The Japanese tea ceremony or Japanese chadō or sadō (“way of tea”) or cha-no-yu (“hot-water tea”) dates back thousands of years in history.
The Buddhist monks Kūkai and Saichō who originally visited China and brought back the tea leaves, incorporated their tea making into a mindful ritual. This ritual became to be known as the Japanese tea ceremony, an important ritual to serve as a way of appreciating the beauty in the daily routine of life.
Modern day Japanese tea ceremonies commonly follow a similar pattern. Guests enter the room, often having to kneel or crawl through a tight hallway (a ritual popularised by Kūkai). The host will bring into the room the tea and utensils. The tea is then made carefully in front of the guests, often pulverised tea leaves stirred in hot water.
It’s important that tea is enjoyed together, in harmony, with respect and cleanliness and amongst tranquillity, nodding to its original roots in Buddhist meditations.
Japanese powdered tea
Matcha was first created by Buddhist monks who made the powdered tea from steam-prepared dried tea leaves. This process of preparing tea was enjoyed particularly by Buddhist monk Myoan Eisai who sipped on the hot drink religiously during his Zen meditation sessions. Fondness of the match green tea grew rapidly amongst the Buddhist community, seen as a way of achieving enlightenment itself so much so that sacrificing a bowl of the drink to Buddha was part of everyday temple practices.
English tea culture
“There are few hours in life more agreeable than the hour dedicated to the ceremony known as afternoon tea.” – Henry James (author).
Although discovering tea a bit later than China and Japan, England instantly adored all loose leaf tea in its many forms. Many even see a cup of English Breakfast tea as the national drink! Drinking tea is clearly a big part of English culture, you only need to see the supermarket’s shelves of “English Breakfast” black tea to understand the huge tea culture in the UK.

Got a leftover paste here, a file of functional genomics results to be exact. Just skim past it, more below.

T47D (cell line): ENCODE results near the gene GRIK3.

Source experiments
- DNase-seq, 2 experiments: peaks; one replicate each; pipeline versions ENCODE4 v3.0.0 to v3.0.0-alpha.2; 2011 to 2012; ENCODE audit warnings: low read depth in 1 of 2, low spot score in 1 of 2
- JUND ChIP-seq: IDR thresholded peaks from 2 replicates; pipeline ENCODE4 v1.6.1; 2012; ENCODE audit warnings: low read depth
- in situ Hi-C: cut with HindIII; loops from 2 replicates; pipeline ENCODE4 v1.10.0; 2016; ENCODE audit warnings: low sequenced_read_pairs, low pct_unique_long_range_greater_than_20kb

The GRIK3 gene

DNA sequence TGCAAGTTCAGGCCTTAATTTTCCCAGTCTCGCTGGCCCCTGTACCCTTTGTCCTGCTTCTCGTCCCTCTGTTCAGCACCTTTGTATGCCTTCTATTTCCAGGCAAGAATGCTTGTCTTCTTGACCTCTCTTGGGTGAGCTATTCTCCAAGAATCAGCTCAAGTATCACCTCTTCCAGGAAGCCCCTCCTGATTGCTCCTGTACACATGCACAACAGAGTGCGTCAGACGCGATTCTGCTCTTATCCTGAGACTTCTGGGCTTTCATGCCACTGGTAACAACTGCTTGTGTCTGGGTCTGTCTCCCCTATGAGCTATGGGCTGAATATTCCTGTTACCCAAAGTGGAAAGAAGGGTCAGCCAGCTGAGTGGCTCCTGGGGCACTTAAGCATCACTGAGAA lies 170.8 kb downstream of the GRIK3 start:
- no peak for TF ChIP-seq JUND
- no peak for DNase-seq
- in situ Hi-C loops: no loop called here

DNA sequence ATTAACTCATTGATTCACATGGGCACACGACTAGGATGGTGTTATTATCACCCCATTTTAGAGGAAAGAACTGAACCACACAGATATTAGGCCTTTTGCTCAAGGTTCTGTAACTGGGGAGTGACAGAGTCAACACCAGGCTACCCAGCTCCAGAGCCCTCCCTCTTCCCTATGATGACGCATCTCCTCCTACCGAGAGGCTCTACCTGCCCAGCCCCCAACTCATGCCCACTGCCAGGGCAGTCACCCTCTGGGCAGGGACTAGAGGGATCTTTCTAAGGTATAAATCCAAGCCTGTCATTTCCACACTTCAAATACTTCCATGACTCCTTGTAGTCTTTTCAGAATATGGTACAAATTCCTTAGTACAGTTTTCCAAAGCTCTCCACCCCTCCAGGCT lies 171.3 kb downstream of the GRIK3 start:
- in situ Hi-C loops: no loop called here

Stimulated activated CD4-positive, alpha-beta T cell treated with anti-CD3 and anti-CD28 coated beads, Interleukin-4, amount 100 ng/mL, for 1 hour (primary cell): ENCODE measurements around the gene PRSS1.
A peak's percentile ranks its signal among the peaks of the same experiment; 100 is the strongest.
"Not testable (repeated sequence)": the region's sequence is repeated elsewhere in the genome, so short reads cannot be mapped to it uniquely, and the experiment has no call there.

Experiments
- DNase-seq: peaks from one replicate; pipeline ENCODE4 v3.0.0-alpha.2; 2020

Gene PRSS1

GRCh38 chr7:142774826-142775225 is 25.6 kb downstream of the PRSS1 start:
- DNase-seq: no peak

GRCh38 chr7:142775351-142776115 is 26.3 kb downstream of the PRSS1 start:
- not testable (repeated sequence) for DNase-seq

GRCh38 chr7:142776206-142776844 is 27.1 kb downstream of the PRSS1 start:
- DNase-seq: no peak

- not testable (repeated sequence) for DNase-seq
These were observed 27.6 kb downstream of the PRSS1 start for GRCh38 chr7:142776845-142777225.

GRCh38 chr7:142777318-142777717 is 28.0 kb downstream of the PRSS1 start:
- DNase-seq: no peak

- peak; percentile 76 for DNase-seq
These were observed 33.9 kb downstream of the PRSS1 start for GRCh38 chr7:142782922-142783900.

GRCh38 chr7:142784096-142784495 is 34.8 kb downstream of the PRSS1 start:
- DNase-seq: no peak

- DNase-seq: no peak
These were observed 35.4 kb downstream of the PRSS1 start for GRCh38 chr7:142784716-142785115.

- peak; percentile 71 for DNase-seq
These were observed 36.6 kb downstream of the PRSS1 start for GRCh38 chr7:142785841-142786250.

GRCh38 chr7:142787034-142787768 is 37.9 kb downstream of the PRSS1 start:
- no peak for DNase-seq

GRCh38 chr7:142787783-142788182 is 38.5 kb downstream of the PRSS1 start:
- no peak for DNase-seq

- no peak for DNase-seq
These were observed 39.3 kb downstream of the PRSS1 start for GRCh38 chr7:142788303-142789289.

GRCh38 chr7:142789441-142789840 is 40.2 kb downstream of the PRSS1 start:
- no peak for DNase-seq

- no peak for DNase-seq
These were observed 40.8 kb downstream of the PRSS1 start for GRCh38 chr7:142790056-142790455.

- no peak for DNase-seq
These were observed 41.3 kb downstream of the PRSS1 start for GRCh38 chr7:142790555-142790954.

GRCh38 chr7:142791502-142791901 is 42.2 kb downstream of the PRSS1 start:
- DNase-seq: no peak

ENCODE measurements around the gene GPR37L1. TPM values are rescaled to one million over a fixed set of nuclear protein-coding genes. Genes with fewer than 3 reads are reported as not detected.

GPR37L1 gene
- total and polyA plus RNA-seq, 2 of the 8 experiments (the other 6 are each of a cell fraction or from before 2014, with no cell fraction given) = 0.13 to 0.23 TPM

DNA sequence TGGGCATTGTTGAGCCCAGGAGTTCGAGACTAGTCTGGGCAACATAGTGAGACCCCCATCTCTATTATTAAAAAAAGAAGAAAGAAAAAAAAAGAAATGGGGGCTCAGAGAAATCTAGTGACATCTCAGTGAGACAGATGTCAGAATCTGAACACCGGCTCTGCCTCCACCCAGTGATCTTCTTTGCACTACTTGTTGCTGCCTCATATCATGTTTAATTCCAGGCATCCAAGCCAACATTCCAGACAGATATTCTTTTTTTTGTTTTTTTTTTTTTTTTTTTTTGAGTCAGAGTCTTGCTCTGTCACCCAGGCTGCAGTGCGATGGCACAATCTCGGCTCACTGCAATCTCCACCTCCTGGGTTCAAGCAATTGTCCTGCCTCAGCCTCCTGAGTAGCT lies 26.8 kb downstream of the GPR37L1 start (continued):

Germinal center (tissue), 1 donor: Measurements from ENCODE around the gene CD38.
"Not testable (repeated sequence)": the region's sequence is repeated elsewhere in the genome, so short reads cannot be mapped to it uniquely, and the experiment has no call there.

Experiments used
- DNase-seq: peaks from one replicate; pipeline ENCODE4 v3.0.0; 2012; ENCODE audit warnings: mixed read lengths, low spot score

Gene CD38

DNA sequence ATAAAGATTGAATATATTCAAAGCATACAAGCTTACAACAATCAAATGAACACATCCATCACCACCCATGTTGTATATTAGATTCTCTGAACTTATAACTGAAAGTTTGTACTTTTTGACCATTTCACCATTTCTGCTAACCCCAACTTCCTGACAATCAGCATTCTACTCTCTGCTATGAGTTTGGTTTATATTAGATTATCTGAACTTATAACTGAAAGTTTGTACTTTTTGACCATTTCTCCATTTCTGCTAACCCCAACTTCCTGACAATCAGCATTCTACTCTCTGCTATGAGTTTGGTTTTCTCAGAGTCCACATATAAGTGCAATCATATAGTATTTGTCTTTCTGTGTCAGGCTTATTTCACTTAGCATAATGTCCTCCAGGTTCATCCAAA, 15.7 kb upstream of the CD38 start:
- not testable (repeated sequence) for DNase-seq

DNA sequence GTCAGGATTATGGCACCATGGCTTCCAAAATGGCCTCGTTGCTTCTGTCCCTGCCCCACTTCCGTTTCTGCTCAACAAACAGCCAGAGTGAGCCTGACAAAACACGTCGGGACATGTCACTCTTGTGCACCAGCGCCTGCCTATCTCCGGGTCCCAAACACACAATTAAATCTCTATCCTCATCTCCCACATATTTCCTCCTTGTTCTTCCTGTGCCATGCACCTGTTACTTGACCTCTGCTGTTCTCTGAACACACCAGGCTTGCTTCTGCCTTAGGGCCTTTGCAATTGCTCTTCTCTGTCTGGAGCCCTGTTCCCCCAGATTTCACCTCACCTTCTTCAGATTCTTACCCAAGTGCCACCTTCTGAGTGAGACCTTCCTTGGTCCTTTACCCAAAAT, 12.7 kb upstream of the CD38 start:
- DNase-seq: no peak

Tea was first brought to Britain in the early 17th century by the East India Company; however, it was initially an expensive beverage exclusive to the upper class. It wasn’t until the middle of the 17th century that the first tea shop for ladies was opened by Thomas Twining. Twining’s tea shop brought drinking tea to the middle class, allowing everyone to enjoy an afternoon tea.
Fancy a cup of tee?
Afternoon tea is quintessentially English. Cut up cucumber sandwiches, scones with jam and cream as well as cakes and pastries. The traditional afternoon tea spread definitely beats our go-to ginger nut and cuppa!
This decadent ritual was brought to England by the seventh Duchess of Bedford Anna in the year 1840. It’s said Anna often became hungry in the afternoon (around 4pm) and with dinner not until 8pm, the Duchess requested a new routine to form, afternoon tea! Soon, afternoon tea became a social event with Duchesses meeting in the drawing room dressed to impress in their long gowns, gloves and pinkies raised high.
English Breakfast tea
English Breakfast tea is a traditional blend of black teas originating from Assam, Ceylon and Kenya. These teas were blended to provide a bitter flavour to be complimented with milk and sugar. The name “English Breakfast” originates from American tea merchants who traded and sold the popular English blends, this led to many imitators who saw the popularity of English tea and sold sub-par replicas.
Unlike Japanese and Chinese tea drinking, the English often drink black tea served with milk (or “white”). Although foreigners to England might not be fond of this sweet milk tea, it’s much more common than drinking black tea without milk or green tea.
Drinking tea differently
Tea is a wonderful beverage that consists of many stories, legends and traditions. Although we’ve done our best to provide details of some of the most popular tales, there are many that we have missed. If your curiosity has been tempted, we encourage you to explore and research the many others ways tea has been prepared throughout the centuries.
But, before you do… pour yourself another cup of tea.